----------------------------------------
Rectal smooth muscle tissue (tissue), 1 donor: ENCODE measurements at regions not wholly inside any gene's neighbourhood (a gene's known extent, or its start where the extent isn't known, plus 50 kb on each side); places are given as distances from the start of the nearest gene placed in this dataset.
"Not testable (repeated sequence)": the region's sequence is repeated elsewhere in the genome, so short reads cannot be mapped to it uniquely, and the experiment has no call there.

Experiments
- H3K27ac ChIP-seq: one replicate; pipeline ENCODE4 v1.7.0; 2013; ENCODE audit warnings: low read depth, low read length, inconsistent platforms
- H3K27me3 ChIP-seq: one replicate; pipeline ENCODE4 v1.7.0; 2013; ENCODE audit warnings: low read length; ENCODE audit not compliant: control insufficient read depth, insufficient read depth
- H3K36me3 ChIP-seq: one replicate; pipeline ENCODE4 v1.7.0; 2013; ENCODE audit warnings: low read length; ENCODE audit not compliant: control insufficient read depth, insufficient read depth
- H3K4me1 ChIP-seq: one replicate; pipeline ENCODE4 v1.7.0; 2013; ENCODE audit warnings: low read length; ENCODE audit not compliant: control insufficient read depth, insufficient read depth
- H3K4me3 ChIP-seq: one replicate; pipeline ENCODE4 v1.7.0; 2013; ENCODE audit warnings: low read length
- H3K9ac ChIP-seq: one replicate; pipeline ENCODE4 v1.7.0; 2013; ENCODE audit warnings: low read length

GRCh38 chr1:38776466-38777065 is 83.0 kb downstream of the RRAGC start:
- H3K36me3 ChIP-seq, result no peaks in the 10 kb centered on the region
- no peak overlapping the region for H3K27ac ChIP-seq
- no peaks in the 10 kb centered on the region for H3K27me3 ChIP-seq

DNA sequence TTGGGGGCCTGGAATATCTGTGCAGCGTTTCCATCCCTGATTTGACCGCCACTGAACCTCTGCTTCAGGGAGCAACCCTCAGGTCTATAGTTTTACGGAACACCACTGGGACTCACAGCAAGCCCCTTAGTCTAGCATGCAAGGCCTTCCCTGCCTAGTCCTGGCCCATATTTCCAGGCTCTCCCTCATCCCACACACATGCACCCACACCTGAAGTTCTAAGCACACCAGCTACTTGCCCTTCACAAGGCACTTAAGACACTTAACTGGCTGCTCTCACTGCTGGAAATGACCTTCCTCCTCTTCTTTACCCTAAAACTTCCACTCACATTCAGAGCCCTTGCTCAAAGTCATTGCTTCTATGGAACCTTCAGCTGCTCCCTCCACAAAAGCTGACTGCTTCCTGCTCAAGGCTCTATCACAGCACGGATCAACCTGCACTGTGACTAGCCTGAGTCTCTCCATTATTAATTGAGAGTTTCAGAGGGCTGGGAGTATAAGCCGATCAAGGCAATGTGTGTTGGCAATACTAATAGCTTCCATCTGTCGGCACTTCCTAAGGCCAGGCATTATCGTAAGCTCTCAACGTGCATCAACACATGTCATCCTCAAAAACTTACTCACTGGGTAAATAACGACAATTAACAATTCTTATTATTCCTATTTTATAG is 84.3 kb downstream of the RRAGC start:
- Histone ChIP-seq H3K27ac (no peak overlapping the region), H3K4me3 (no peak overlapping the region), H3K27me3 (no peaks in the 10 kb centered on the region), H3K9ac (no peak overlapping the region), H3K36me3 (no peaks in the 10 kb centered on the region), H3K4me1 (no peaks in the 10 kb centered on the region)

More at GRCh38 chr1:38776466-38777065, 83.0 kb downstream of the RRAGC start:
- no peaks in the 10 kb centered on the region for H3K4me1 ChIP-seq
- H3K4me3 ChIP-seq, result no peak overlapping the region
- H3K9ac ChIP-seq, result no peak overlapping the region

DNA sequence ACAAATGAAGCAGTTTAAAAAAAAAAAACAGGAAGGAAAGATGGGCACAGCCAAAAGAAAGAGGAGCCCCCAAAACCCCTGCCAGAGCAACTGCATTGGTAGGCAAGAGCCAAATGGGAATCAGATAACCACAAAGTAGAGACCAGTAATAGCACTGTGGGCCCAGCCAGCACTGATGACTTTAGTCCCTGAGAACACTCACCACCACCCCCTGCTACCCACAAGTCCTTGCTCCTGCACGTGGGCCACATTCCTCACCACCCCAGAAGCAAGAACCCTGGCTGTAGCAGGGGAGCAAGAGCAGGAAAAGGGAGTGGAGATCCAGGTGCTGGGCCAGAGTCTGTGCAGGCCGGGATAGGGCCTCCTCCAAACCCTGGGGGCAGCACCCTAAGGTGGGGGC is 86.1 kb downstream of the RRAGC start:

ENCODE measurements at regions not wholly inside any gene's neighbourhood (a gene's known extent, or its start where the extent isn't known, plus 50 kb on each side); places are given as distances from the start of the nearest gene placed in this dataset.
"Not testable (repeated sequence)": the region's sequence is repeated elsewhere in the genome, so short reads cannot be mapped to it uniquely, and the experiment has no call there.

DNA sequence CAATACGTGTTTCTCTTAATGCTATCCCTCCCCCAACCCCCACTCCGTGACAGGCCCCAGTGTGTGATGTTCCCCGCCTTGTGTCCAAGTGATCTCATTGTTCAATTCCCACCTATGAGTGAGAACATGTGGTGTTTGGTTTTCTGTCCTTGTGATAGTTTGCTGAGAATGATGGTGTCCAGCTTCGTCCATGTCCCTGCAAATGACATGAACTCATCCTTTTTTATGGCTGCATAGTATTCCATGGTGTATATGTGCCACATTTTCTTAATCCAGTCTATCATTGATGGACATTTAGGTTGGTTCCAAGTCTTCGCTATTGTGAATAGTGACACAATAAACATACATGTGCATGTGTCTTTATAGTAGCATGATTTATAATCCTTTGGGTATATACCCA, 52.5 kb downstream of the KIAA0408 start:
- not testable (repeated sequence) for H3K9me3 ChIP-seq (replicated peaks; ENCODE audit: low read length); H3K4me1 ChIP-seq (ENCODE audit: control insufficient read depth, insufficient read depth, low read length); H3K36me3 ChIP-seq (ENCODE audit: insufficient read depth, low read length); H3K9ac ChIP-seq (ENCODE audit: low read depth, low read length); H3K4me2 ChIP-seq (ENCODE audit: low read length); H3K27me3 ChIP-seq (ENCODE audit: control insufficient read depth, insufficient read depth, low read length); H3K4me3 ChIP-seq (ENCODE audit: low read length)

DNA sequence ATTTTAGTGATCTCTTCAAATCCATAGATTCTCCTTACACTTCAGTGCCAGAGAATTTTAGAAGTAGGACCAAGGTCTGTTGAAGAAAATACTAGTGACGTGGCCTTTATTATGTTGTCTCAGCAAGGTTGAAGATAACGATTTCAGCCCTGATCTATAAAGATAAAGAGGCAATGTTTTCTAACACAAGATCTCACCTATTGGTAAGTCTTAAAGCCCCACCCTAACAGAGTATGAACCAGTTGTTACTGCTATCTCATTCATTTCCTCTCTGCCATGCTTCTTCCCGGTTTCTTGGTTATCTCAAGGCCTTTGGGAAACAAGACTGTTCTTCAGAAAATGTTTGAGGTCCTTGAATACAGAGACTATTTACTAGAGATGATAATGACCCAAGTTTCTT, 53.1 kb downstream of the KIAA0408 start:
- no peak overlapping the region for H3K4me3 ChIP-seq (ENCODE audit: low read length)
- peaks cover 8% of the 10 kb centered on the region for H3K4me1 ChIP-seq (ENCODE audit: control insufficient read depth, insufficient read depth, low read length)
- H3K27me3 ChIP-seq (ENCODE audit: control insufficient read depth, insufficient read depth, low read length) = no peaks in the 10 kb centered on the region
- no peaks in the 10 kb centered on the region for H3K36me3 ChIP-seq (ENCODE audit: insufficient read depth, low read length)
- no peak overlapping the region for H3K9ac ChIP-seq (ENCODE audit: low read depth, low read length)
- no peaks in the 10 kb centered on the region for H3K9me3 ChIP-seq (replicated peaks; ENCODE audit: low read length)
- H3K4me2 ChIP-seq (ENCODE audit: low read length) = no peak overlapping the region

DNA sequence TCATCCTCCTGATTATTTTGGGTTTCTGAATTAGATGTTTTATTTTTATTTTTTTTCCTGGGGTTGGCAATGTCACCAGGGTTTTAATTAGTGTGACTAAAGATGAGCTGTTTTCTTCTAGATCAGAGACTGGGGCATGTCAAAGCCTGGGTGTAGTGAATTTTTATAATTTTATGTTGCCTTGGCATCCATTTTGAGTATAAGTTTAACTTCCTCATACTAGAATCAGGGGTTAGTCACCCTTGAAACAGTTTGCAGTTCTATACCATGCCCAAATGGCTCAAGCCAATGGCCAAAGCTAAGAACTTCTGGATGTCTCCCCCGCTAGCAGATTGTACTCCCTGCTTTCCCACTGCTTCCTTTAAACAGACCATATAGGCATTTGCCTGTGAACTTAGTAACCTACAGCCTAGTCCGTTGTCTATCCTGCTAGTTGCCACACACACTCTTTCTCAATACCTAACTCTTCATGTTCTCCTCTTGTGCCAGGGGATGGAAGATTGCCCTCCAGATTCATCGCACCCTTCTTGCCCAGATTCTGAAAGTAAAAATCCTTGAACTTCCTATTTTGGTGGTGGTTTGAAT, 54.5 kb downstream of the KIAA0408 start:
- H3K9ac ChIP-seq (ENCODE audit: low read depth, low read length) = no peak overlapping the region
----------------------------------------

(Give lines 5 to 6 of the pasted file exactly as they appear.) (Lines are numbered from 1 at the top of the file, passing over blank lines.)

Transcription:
- H3K27me3 ChIP-seq: one replicate; pipeline ENCODE4 v1.7.0; 2013; ENCODE audit warnings: low read length; ENCODE audit not compliant: control insufficient read depth, insufficient read depth
- H3K36me3 ChIP-seq: one replicate; pipeline ENCODE4 v1.7.0; 2013; ENCODE audit warnings: low read length; ENCODE audit not compliant: control insufficient read depth, insufficient read depth